Author: Rusty Armour
Character: McKay, O'Neill, Sheppard
Summary: While visiting Atlantis, O'Neill learns that respect is something that definitely has to be earned.
Word Count: 3,965
Spoilers: Rising, Critical Mass, McKay and Mrs. Miller, The Return, Tao of Rodney, Adrift, Lifeline, Reunion
Disclaimer: Thou Shalt Not Steal. Even in the interest of fic. Most of these characters aren't mine. I, uh, borrowed them. Yeah.
Author's Note: After re-watching "The Return," I was struck once again by the fact that O'Neill seemed disrespectful of both McKay and his abilities. While I realize O'Neill was probably joking when he told Weir that she should bring Carter next time instead, it still sounded a bit mean. Anyway, after the episode, I had this overwhelming urge to read a story in which this issue was addressed. However, after a long fruitless search, I had come up with precious little in the way of fic. That was when I decided to take a stab at writing something myself.
This story is set shortly after "Reunion".
Weir: Well, I think I speak for all of us when I say thank you very much.
O'Neill: Hey, you came back to rescue me.
Weir: Hmm…Yes, we did.
O'Neill: Of course, next time consider bringing Carter with you.
If someone had told O'Neill when he first met Samantha Carter that she would one day be the leader of an international expedition in another galaxy, he probably would have laughed in their face. Ten years later, he barely even batted an eye as he sat in her office in Atlantis, eating one of the unidentified fruits from the basket on her desk.
"The new uniform suits you," O'Neill said, nodding at Carter's blue jacket with the maroon panels.
"Thank you, sir." Carter's hand unconsciously flew up to her bun, and O'Neill's eyes followed the gesture. The longer hair was something he was still trying to get used to, but it seemed to flatter her as much as the new uniform. Now, if he could just get her to relax.
"You know this is just a friendly visit, right? The IOA didn't send me." O'Neill leaned back in his chair and bit into his fruit.
Carter smiled, and O'Neill was sure he heard air whoosh from her lungs. "Yes, sir," she said, "but you're still here to check up on me."
O'Neill almost choked. "That's not true."
Carter folded her hands on her desk and just looked at him.
O'Neill squirmed uncomfortably in his chair. "All right, I wanted to see if you were settling in okay, but I'd hardly call it--"
"You were checking up on me," Carter said. "Admit it, sir." She was practically smirking, and O'Neill realized, once again, how much he was going to miss seeing her at the SGC.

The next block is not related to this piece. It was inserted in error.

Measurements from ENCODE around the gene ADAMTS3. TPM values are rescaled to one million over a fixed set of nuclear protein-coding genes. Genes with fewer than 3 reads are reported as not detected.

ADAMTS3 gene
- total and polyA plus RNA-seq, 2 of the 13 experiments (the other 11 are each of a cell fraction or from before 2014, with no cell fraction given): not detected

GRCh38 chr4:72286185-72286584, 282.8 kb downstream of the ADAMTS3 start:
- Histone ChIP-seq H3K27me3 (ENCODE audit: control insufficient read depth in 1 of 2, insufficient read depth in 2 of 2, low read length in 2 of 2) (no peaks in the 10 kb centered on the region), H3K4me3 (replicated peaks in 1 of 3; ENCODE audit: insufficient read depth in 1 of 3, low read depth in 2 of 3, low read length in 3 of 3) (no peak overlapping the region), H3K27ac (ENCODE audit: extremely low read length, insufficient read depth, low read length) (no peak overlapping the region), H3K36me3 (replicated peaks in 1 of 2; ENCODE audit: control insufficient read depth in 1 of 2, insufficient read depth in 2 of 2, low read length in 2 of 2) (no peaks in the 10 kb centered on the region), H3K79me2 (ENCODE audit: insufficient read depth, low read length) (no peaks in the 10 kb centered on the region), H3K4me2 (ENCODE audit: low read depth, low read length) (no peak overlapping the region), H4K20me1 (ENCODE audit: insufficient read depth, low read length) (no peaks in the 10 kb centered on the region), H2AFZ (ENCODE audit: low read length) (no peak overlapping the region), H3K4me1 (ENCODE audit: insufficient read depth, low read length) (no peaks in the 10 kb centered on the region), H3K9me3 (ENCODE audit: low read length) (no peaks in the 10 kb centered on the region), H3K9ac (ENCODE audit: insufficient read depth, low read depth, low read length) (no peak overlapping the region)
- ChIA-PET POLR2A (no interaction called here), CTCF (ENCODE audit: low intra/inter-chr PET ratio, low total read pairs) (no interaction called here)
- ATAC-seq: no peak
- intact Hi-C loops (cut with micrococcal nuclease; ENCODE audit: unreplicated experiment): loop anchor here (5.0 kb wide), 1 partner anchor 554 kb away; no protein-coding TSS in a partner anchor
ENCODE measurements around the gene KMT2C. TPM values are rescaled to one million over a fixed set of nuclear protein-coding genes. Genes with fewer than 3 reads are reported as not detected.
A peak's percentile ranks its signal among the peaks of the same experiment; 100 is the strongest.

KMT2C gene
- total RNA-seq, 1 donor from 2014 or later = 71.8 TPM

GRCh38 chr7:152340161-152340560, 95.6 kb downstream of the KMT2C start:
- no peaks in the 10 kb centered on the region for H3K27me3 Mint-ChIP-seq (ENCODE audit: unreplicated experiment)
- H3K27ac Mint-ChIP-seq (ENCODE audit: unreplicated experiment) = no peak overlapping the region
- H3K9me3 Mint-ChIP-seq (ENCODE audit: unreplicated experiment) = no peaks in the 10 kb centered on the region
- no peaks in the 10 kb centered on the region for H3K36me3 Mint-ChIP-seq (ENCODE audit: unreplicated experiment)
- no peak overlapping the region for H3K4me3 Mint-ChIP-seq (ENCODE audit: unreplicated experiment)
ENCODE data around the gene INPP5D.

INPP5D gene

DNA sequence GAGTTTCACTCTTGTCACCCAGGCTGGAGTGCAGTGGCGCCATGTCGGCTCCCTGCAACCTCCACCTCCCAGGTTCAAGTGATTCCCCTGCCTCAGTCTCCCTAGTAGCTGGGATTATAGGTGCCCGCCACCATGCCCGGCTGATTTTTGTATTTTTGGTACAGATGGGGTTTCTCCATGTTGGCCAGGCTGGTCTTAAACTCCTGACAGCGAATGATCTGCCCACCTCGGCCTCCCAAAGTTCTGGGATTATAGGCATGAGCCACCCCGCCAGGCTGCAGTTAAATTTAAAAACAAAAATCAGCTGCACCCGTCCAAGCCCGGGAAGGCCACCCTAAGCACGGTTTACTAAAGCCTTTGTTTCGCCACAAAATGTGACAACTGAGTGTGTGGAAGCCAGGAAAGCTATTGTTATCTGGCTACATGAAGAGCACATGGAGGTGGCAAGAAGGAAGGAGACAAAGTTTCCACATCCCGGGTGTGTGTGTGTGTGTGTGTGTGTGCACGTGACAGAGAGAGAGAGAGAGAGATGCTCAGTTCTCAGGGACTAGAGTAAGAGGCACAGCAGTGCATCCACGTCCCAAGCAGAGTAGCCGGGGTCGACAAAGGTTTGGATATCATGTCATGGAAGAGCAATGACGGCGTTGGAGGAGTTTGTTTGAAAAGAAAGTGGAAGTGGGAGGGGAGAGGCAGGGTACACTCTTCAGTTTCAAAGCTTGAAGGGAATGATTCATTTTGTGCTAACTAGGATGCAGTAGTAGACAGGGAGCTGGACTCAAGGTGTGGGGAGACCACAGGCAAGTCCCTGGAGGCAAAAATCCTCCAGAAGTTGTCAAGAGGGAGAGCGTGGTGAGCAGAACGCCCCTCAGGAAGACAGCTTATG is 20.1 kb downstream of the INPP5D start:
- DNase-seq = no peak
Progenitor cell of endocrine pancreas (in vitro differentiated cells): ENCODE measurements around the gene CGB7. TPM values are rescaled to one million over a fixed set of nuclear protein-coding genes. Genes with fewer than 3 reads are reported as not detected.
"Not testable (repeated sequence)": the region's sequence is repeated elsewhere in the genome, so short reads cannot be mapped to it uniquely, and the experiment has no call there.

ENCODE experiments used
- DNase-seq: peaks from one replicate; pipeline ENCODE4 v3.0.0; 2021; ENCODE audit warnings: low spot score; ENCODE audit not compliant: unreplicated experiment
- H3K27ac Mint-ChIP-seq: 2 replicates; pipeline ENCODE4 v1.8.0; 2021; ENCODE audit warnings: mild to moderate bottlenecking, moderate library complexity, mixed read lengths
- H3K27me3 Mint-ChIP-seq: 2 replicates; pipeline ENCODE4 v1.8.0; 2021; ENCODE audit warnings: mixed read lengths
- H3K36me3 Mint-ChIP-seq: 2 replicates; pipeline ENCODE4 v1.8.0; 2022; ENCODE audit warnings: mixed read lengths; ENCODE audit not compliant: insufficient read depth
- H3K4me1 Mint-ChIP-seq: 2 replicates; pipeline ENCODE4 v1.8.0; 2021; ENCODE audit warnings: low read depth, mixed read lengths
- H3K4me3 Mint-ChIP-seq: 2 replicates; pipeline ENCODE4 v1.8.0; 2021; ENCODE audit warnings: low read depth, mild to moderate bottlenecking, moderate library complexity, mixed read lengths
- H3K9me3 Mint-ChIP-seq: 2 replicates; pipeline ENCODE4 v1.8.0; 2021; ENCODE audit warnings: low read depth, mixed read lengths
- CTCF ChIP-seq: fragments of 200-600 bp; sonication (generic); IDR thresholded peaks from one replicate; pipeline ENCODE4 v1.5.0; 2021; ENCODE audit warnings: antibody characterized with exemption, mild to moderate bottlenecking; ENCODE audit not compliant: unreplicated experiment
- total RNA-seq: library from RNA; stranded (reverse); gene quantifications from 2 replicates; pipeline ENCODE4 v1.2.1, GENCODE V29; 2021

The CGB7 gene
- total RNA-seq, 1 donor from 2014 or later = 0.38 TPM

O'Neill sighed dramatically and threw up his hands. "Okay. Fine. Maybe a little."
Carter nodded, fighting to keep a straight face. "You heard about the snakes on the mainland, didn't you?"
"Oh, are there snakes on the mainland?" O'Neill asked innocently. "I might have heard a rumour about huge venomous snakes, but I just assumed--"
"Oh, it's true," Carter said. "One of the biologists got attacked by one this morning." She bit her lip and suddenly seemed more sober. "Colonel Sheppard and his team are there right now with Dr. Keller, but it doesn't look good."
O'Neill winced inwardly. "I'm sorry to hear that, Carter. If there's anything I can do to help…"
Another smile broke through. "You could be there when Colonel Sheppard's team returns from the mainland," Carter said. "I'm sure they'd be happy to see you again, sir."
O'Neill didn't know about that, but he tagged along with Carter all the same when she went to the jumper bay to meet Sheppard's team. Sheppard had radioed in to inform Carter that Dr. Addams hadn't been injected with venom when the snake had bitten him. However, he had gone into shock, and Dr. Keller had decided not to move him until his condition improved. She and her patient would remain on the mainland for the time being.
As they stood in the jumper bay, O'Neill couldn't help feeling a sense of wonder as he watched the puddle-jumper descend gracefully from the open roof. However, the jumper had barely landed when the hatch opened, and Rodney McKay barged out, barely glancing at O'Neill and Carter as he stormed past. "I'm off the team," he said.
"Rodney!" Sheppard began to follow McKay. "Rodney, come on! I said I was sorry!" He froze when he saw both O'Neill and Carter, gracing them with one of his sloppier salutes.
"What happened?" Carter asked, staring after McKay in surprise.
"Sheppard pissed off McKay," Ronon said, as he and Teyla emerged from the puddle-jumper.
Sheppard glared at Ronon. "I thought we agreed to keep this to ourselves."
Ronon crossed his arms over his chest. "I didn't agree to anything."
Carter shot Teyla a pleading look. "Could you tell me what happened?"